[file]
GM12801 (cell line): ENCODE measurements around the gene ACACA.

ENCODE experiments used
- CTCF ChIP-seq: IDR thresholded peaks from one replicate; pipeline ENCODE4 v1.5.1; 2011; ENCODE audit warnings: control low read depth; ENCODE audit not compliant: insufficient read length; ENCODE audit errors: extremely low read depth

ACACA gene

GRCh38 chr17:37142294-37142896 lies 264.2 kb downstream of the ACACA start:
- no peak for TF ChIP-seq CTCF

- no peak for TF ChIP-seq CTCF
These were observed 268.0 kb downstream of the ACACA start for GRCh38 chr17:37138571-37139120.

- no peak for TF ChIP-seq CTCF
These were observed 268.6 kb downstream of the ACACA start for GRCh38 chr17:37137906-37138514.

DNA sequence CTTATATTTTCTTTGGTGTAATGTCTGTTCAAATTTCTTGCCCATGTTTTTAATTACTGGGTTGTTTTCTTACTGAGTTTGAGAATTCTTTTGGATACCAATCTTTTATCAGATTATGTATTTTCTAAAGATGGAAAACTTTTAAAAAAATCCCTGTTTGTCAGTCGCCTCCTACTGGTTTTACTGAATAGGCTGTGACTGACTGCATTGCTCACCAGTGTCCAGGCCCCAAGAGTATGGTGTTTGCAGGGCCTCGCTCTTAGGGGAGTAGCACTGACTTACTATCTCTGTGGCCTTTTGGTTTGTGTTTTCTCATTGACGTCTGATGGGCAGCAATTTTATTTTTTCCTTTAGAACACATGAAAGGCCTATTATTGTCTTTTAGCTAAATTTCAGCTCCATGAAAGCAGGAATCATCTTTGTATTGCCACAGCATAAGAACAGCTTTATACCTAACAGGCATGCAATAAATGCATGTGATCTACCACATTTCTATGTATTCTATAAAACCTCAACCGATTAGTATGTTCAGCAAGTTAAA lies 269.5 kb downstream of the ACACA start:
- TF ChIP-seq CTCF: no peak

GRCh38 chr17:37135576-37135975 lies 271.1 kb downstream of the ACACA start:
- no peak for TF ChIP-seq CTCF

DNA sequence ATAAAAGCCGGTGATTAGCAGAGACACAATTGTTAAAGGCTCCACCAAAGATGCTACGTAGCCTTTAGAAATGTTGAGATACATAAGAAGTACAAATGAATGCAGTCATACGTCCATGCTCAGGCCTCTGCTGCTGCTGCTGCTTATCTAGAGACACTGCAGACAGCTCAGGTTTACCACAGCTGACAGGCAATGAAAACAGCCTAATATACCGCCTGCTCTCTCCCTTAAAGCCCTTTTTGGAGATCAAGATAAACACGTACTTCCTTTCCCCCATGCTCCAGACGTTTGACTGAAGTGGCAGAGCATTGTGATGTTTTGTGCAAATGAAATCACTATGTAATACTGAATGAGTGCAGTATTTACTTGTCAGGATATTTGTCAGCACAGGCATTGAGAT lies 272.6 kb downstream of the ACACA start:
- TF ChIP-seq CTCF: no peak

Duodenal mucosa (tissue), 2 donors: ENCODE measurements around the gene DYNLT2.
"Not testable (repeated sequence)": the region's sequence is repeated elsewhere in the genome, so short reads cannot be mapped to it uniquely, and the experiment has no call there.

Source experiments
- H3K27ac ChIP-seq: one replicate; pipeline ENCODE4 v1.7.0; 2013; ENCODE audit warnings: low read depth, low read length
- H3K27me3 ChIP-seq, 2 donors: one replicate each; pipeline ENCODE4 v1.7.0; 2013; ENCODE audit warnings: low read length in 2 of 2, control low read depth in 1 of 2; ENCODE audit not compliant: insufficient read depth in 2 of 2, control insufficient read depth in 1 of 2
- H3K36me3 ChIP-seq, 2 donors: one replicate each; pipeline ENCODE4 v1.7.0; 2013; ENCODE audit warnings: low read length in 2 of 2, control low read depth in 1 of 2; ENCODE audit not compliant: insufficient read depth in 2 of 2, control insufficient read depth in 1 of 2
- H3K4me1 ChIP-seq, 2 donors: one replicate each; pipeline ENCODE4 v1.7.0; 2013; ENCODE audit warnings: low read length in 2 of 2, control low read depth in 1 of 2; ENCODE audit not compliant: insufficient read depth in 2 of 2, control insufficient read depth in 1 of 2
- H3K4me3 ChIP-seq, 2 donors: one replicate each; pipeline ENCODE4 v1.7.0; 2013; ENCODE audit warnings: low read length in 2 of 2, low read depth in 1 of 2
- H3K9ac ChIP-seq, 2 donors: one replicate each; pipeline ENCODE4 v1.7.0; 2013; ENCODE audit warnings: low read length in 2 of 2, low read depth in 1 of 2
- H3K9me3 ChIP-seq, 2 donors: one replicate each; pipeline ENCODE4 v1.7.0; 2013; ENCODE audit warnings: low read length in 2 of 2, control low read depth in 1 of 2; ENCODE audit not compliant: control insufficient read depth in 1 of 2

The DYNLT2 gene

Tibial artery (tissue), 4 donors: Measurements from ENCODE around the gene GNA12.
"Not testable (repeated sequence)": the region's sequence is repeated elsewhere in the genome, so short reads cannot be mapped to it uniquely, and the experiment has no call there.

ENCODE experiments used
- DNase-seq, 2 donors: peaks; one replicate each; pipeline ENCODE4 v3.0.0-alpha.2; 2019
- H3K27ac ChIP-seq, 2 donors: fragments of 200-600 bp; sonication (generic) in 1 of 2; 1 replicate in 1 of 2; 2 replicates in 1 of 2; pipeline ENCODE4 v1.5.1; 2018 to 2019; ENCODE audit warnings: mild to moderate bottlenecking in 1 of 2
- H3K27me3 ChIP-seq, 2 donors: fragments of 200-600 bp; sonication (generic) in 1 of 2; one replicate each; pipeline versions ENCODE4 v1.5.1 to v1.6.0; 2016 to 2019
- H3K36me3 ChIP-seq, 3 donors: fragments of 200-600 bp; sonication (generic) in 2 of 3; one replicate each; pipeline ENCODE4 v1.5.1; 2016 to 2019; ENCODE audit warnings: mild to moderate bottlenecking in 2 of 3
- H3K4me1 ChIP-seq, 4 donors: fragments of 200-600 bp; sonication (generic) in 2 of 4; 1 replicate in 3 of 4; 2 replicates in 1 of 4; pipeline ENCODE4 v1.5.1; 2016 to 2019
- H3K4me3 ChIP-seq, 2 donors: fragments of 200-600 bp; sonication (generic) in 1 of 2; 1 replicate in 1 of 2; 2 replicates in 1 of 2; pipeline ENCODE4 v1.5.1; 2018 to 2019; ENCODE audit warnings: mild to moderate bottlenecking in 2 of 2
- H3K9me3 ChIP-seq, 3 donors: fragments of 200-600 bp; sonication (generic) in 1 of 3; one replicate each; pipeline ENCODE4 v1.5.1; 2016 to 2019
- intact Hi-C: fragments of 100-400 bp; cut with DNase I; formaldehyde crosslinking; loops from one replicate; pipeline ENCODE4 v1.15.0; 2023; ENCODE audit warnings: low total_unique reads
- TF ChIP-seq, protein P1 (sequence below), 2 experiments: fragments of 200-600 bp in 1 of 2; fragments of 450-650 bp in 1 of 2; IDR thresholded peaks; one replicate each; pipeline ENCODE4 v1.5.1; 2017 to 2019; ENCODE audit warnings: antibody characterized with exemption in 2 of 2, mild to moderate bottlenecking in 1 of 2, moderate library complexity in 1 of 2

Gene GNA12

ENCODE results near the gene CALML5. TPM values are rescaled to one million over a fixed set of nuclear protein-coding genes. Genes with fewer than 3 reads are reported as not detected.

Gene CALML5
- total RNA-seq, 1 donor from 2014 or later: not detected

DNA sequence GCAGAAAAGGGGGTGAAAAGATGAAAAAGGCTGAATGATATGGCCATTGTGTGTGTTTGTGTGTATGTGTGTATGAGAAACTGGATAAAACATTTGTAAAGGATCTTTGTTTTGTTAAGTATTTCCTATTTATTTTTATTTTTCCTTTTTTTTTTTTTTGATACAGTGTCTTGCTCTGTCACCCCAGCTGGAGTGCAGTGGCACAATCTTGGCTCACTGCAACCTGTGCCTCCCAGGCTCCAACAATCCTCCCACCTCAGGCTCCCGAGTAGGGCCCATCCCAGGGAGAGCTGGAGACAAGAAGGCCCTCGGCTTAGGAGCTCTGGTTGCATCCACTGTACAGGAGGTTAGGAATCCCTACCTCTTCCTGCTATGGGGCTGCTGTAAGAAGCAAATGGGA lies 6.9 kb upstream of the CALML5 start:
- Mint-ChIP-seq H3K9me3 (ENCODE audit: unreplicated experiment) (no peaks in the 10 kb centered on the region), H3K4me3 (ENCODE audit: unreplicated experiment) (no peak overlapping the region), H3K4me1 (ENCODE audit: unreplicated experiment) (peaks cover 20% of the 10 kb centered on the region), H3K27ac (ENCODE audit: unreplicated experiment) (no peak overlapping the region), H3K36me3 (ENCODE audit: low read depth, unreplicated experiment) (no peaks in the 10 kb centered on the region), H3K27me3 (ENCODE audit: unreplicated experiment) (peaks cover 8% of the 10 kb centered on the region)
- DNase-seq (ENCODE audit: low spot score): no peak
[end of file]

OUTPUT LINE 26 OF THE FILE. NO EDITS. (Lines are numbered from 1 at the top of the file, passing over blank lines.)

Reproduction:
- H3K9me3 ChIP-seq, 2 donors: one replicate each; pipeline ENCODE4 v1.7.0; 2013; ENCODE audit warnings: low read length in 2 of 2, control low read depth in 1 of 2; ENCODE audit not compliant: control insufficient read depth in 1 of 2